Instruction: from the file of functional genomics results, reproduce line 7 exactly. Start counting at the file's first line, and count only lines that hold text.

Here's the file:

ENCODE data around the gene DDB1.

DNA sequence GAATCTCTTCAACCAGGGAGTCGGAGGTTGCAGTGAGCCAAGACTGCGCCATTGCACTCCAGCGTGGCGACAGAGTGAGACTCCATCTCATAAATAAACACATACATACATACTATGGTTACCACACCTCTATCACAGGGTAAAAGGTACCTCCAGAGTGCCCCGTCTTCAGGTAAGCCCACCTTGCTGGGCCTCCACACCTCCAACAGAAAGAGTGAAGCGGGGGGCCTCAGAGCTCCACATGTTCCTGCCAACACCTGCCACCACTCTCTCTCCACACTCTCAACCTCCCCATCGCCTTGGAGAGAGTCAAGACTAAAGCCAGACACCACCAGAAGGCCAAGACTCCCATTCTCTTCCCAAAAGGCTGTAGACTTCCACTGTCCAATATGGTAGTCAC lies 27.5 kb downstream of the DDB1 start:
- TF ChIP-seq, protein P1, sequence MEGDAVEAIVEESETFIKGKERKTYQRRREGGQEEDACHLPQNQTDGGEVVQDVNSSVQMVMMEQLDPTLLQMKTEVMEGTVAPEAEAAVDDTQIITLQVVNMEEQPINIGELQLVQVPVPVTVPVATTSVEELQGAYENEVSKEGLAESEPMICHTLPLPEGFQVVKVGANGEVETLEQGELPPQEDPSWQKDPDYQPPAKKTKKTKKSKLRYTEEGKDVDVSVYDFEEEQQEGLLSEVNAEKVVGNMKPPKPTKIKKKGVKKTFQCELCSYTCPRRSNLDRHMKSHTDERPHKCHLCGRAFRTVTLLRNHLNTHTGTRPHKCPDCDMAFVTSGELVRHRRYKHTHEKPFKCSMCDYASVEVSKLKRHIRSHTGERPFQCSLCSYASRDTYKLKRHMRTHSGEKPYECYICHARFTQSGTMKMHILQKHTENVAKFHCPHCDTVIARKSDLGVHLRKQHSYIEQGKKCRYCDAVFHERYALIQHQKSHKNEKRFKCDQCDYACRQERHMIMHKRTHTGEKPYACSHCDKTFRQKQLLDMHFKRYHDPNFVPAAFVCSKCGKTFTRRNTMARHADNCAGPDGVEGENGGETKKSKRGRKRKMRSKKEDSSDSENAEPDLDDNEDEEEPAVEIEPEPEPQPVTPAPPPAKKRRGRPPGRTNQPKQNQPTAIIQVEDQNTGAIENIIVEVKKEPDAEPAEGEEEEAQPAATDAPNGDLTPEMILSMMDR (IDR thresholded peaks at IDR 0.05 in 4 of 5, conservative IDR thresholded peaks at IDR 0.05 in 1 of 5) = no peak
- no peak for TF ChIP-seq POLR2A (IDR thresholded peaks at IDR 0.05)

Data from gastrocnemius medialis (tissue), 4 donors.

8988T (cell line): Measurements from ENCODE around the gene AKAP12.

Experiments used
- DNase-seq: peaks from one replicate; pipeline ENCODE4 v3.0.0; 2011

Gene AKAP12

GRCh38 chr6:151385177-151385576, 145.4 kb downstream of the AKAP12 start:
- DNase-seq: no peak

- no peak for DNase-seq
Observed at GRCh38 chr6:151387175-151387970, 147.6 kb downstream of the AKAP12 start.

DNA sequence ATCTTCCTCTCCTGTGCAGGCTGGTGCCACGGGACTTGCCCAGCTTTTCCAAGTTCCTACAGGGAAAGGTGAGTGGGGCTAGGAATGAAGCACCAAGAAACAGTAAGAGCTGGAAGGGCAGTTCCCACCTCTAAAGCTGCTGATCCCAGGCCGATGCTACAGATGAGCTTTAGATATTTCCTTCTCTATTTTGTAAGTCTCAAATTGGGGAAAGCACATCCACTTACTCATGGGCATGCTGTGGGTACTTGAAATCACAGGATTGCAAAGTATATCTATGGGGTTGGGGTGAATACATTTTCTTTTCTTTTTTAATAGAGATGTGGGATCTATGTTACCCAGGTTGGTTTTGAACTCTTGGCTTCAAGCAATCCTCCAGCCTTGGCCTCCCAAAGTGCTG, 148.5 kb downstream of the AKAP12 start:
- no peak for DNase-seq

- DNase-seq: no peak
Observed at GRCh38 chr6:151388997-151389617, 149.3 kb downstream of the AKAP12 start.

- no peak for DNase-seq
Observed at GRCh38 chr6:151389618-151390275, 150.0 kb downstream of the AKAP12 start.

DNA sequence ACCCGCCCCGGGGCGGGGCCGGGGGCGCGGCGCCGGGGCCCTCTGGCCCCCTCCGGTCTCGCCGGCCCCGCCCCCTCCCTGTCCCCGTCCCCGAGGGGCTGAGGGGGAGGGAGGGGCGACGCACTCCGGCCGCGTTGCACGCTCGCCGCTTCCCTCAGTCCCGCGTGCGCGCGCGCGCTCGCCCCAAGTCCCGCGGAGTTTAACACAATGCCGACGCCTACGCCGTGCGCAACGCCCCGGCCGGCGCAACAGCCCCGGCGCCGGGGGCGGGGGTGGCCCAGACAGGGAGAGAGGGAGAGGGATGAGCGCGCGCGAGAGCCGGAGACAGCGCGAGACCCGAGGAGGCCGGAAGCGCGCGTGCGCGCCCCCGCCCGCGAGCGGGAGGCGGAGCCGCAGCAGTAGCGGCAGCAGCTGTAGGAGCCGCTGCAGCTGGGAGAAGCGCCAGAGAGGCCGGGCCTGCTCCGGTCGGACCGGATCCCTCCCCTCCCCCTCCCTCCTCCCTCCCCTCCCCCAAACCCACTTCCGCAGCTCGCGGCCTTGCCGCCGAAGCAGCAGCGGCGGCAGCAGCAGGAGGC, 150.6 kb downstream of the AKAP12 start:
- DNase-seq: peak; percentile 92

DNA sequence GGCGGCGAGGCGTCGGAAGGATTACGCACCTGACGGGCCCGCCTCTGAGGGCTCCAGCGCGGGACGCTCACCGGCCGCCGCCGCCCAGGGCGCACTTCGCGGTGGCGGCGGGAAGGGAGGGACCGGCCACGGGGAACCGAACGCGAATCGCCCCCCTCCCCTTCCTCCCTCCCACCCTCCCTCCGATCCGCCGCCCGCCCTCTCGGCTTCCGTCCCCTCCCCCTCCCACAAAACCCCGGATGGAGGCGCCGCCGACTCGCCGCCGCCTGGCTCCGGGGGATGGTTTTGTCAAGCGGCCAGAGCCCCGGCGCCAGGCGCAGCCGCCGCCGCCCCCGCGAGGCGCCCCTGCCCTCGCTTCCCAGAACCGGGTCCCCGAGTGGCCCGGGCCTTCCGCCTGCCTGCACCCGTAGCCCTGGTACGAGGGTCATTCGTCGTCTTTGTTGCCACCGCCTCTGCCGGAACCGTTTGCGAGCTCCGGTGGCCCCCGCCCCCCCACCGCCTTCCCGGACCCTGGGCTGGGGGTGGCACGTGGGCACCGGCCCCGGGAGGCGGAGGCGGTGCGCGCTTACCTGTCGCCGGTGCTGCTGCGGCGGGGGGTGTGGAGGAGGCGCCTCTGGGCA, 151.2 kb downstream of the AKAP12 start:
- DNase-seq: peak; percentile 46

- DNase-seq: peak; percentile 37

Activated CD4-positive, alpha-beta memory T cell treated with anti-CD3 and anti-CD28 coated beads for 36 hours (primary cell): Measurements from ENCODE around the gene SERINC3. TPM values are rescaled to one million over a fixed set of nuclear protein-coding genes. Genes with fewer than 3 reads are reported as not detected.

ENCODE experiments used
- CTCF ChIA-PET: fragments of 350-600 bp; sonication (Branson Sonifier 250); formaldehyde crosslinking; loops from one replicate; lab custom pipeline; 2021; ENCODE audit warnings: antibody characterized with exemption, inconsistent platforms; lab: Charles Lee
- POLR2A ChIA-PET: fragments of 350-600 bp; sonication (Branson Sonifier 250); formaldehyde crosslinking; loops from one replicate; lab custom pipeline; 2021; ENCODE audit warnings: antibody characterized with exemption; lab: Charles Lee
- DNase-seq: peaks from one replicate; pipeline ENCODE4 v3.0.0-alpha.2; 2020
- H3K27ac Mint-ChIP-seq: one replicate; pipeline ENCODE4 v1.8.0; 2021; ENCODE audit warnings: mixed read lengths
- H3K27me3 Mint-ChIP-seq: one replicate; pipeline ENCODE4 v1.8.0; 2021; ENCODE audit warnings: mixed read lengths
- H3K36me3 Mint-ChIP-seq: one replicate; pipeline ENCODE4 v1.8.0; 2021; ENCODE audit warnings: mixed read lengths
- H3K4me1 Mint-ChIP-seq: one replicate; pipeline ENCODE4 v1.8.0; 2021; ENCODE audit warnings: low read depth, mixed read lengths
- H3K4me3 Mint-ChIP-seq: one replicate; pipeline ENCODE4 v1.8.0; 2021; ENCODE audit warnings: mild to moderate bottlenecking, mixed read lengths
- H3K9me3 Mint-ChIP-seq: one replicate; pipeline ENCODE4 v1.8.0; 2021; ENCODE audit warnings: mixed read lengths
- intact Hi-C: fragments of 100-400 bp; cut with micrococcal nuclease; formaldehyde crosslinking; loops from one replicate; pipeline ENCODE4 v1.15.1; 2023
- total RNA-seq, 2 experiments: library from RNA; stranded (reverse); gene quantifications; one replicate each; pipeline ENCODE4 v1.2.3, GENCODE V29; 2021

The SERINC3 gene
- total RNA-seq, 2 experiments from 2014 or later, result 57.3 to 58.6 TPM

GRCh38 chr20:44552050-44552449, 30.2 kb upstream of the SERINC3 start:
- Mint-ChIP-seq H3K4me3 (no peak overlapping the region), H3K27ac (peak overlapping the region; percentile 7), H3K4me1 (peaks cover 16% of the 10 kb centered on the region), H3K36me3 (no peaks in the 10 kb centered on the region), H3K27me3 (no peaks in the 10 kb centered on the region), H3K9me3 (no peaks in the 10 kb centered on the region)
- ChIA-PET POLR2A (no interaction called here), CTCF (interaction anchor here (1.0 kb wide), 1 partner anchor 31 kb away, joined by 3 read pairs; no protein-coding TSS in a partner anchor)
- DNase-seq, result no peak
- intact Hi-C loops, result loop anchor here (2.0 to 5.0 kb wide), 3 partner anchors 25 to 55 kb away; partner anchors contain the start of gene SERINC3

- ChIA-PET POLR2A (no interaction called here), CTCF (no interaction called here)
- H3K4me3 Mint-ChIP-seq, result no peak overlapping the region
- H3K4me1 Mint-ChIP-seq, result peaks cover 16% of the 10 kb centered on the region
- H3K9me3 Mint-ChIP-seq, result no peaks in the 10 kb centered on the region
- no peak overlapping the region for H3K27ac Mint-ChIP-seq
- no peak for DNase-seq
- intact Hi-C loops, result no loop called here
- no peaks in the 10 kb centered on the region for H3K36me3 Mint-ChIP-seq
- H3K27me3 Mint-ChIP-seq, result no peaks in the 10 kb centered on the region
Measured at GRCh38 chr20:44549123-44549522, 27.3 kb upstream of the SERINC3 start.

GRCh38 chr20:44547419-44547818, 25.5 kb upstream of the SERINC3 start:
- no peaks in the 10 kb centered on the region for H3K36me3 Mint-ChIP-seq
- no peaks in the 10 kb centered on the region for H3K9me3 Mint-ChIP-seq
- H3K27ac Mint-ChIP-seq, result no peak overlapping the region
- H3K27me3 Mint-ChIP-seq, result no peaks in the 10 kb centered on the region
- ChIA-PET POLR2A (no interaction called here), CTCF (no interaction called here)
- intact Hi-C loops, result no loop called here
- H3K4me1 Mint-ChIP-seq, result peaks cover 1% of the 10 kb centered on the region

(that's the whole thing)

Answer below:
Experiments used